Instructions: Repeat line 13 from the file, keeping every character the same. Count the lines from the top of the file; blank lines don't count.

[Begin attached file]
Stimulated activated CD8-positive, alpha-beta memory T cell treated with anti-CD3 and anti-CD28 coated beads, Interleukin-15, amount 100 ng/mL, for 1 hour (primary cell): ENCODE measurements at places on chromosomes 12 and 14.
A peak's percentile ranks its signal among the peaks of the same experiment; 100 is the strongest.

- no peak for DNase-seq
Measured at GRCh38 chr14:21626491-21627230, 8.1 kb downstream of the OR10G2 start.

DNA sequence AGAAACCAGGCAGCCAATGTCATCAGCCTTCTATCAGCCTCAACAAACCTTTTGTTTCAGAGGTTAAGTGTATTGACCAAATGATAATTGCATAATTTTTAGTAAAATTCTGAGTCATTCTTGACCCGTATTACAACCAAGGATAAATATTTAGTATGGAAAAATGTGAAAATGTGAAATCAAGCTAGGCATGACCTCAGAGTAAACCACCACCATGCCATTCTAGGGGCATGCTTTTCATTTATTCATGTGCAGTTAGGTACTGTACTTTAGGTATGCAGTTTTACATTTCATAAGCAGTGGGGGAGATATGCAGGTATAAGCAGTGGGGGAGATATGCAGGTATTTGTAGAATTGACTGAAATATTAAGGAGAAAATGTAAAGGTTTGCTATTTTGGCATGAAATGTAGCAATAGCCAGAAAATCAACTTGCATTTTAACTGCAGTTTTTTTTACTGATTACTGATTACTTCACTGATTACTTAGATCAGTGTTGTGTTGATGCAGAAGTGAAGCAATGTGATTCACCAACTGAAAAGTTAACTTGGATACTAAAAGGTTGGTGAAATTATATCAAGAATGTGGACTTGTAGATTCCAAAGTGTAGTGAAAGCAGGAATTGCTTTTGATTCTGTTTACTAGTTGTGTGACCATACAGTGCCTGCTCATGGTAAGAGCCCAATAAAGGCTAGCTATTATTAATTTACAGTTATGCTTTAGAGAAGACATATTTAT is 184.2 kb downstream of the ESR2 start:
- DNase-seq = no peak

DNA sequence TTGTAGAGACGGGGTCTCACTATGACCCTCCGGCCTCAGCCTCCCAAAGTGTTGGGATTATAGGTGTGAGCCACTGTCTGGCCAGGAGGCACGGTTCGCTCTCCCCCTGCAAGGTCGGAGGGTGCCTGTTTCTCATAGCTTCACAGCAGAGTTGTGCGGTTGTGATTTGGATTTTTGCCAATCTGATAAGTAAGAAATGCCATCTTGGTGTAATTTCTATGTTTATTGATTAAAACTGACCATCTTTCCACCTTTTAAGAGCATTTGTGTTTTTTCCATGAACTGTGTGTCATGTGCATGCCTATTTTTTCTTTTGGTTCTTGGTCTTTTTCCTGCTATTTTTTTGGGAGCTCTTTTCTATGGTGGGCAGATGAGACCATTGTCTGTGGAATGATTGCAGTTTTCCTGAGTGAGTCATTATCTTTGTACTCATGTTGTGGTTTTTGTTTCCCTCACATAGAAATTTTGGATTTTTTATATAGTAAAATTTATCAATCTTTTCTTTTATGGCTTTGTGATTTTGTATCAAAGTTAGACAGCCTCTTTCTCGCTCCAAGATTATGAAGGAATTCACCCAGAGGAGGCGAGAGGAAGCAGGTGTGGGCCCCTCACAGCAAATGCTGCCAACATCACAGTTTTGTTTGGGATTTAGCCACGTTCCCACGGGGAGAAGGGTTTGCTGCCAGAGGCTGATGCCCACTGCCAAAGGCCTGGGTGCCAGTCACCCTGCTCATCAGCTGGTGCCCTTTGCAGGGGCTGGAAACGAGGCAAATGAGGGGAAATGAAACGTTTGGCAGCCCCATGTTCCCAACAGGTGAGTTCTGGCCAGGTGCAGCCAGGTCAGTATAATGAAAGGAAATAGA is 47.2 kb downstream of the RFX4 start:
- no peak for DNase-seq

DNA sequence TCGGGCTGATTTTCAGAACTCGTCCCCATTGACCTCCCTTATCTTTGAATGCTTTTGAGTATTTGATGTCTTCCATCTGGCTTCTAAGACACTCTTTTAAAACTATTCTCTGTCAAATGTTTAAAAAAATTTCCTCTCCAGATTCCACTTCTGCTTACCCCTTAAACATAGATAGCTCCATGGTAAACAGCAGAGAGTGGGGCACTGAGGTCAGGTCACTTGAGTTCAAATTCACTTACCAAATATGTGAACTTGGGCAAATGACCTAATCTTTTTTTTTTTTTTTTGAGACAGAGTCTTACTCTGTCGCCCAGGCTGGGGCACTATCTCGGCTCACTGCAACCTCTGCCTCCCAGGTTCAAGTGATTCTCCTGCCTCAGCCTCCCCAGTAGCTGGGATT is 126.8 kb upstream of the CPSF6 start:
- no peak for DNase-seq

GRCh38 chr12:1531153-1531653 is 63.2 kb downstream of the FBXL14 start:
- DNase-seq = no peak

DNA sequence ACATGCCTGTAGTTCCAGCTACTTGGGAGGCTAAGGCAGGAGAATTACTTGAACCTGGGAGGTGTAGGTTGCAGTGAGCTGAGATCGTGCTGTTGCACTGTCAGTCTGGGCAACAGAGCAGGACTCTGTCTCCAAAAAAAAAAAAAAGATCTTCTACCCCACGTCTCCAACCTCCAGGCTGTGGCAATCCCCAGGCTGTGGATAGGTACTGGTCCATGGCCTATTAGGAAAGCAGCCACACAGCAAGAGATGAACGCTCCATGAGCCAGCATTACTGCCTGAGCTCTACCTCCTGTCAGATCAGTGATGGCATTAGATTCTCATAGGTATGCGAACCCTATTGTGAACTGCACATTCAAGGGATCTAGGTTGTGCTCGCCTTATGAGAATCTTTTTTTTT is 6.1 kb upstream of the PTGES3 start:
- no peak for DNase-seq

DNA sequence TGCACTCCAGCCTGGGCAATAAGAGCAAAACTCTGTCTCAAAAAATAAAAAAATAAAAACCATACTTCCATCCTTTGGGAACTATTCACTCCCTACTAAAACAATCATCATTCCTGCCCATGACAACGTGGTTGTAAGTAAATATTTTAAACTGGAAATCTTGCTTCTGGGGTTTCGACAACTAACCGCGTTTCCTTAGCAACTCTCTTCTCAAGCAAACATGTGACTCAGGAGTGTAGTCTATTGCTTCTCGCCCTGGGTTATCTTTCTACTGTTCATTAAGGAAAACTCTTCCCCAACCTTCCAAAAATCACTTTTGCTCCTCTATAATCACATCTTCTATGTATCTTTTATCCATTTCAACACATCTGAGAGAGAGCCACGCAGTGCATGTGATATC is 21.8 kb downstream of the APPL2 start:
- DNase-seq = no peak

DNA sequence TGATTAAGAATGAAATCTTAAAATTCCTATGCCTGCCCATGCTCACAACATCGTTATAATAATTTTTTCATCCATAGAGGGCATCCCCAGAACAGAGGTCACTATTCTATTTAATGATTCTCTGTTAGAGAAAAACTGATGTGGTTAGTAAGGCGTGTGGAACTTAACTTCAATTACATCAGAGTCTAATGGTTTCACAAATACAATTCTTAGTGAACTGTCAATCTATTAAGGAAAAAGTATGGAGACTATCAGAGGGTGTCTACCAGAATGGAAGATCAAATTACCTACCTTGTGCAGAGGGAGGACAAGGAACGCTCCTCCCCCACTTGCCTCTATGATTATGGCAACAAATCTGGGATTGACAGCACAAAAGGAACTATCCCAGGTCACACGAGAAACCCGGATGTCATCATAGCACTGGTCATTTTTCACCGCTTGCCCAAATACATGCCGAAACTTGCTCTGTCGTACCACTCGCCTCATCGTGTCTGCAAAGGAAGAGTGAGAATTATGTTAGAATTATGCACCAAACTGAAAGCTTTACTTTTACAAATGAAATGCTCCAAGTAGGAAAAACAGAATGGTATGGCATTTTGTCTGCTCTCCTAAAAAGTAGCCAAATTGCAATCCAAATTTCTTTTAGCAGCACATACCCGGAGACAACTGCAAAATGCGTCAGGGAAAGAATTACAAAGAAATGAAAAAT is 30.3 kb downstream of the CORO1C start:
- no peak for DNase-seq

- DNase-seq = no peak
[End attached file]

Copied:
DNA sequence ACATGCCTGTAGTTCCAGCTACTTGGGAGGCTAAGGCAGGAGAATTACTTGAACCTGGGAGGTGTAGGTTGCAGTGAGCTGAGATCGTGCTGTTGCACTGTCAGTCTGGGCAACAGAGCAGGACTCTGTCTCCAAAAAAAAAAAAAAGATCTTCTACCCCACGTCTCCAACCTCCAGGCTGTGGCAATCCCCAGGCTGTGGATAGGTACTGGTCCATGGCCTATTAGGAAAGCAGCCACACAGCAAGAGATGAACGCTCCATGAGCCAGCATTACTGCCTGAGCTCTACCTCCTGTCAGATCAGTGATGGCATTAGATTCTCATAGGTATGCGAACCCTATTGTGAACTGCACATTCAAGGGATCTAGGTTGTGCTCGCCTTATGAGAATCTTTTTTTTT is 6.1 kb upstream of the PTGES3 start: